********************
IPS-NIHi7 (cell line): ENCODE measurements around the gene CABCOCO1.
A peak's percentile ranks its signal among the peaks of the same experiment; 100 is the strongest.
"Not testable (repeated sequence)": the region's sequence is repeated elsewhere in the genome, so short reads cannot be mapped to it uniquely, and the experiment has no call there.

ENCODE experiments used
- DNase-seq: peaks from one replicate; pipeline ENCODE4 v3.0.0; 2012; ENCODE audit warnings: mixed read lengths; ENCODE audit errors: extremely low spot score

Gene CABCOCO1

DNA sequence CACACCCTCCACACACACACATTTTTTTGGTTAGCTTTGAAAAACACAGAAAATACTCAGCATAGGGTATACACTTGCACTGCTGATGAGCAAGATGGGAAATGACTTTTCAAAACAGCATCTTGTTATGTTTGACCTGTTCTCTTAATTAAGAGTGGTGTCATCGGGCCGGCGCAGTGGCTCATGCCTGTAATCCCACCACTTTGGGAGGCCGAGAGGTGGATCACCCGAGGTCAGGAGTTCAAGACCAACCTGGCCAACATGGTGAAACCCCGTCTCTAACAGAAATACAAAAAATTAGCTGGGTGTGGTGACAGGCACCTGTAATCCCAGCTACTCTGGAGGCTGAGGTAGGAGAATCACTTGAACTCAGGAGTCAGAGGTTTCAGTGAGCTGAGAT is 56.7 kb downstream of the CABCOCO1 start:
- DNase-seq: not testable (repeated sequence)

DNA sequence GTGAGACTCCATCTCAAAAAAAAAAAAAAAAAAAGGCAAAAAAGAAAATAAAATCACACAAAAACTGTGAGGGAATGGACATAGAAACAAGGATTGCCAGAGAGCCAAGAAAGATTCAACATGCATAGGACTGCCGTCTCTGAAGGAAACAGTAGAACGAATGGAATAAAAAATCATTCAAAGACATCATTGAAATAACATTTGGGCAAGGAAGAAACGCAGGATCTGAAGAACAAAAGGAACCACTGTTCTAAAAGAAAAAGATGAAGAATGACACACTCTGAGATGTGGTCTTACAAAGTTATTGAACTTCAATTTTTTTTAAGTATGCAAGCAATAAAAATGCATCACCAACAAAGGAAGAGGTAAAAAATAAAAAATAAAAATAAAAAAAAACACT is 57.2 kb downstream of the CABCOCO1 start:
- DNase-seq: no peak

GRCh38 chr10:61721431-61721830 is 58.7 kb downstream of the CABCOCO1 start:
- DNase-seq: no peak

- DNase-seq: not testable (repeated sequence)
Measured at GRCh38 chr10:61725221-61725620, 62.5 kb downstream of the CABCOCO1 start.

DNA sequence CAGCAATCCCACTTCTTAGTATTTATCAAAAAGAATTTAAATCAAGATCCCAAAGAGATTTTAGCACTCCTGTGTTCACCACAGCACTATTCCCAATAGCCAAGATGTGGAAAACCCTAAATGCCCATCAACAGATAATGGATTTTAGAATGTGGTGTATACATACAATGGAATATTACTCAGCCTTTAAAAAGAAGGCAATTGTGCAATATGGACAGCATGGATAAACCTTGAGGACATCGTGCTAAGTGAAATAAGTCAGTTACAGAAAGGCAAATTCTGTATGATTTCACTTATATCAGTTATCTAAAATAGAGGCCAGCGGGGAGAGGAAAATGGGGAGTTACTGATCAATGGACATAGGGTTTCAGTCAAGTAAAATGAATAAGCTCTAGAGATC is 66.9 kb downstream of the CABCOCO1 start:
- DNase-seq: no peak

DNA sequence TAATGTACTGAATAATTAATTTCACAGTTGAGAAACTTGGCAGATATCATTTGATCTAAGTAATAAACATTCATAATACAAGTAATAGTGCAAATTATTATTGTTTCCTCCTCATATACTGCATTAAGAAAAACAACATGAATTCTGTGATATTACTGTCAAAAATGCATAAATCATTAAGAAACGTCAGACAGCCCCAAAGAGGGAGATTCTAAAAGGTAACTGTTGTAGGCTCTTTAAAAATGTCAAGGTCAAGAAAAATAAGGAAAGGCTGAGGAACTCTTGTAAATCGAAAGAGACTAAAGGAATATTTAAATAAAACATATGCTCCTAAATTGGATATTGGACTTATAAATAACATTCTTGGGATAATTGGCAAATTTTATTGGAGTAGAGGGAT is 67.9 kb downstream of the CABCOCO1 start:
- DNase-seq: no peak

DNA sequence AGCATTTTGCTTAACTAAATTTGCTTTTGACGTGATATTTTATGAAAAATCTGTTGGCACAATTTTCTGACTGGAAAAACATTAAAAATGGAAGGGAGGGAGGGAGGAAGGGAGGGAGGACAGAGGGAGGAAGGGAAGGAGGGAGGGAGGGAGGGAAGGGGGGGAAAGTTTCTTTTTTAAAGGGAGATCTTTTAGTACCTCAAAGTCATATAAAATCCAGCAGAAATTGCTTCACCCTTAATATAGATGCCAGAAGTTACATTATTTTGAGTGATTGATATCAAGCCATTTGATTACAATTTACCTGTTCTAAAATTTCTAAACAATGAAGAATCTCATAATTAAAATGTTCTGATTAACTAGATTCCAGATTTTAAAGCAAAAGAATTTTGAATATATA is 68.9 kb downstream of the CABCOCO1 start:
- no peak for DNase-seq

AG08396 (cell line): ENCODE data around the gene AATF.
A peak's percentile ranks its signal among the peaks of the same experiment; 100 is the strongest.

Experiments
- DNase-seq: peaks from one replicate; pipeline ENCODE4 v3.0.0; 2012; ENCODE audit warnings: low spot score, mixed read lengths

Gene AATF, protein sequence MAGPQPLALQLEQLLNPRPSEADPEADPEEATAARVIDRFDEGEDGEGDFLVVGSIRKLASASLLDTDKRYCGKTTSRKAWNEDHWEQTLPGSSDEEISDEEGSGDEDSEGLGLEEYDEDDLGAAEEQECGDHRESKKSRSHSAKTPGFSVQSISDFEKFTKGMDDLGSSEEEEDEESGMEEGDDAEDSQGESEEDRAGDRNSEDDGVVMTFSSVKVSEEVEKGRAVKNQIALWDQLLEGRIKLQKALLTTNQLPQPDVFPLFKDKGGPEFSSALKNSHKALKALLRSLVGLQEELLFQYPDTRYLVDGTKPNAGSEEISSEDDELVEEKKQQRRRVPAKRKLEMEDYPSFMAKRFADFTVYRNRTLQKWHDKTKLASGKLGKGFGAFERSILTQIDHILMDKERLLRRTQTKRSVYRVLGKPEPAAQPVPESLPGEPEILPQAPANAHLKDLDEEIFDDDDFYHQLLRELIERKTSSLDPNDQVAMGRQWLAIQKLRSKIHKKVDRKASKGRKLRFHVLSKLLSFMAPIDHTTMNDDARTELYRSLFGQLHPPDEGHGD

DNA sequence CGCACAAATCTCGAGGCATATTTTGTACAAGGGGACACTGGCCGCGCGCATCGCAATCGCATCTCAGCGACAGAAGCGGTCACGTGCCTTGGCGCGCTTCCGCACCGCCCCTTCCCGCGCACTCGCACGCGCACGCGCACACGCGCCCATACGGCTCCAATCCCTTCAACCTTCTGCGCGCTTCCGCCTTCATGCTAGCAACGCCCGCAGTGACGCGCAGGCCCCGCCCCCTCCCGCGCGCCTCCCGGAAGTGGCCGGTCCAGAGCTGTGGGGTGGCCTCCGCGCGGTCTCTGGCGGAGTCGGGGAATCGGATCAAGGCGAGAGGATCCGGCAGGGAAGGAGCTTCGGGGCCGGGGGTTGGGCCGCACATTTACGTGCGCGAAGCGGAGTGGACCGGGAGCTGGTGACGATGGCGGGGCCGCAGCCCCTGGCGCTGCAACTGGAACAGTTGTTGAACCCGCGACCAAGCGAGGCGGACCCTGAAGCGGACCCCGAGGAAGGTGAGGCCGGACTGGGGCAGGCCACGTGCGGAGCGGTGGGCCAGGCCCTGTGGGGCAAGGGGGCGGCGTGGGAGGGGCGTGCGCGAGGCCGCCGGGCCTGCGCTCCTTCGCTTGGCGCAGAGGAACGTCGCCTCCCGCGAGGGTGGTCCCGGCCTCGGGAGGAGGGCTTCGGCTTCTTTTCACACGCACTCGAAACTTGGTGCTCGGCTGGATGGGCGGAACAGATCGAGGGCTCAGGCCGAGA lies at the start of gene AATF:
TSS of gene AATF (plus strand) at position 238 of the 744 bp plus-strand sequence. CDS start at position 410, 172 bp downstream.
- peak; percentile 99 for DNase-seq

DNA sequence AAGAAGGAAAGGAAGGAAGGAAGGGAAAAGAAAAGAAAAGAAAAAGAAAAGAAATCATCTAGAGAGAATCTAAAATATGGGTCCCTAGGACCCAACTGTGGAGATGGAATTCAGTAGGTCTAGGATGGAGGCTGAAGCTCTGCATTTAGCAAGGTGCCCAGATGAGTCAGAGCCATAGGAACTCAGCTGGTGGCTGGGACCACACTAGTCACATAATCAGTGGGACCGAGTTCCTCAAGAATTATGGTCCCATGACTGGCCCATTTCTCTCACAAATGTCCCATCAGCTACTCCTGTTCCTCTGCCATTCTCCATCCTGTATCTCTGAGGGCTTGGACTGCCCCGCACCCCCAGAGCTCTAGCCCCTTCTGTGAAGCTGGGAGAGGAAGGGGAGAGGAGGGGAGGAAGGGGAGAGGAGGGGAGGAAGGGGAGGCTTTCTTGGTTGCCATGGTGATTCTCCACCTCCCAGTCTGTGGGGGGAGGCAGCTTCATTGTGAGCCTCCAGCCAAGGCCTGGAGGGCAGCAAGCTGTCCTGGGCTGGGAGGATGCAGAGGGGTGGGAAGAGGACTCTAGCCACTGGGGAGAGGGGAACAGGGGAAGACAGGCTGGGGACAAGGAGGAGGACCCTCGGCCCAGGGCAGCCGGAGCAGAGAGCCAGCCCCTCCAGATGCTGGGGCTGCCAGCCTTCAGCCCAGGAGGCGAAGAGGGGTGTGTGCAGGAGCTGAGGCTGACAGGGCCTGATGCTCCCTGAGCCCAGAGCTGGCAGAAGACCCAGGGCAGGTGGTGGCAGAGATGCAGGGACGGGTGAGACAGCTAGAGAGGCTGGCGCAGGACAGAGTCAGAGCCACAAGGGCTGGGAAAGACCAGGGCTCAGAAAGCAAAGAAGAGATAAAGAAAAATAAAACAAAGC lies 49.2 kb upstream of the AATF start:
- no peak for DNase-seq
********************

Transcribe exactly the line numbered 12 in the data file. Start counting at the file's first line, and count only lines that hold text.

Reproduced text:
- DNase-seq: no peak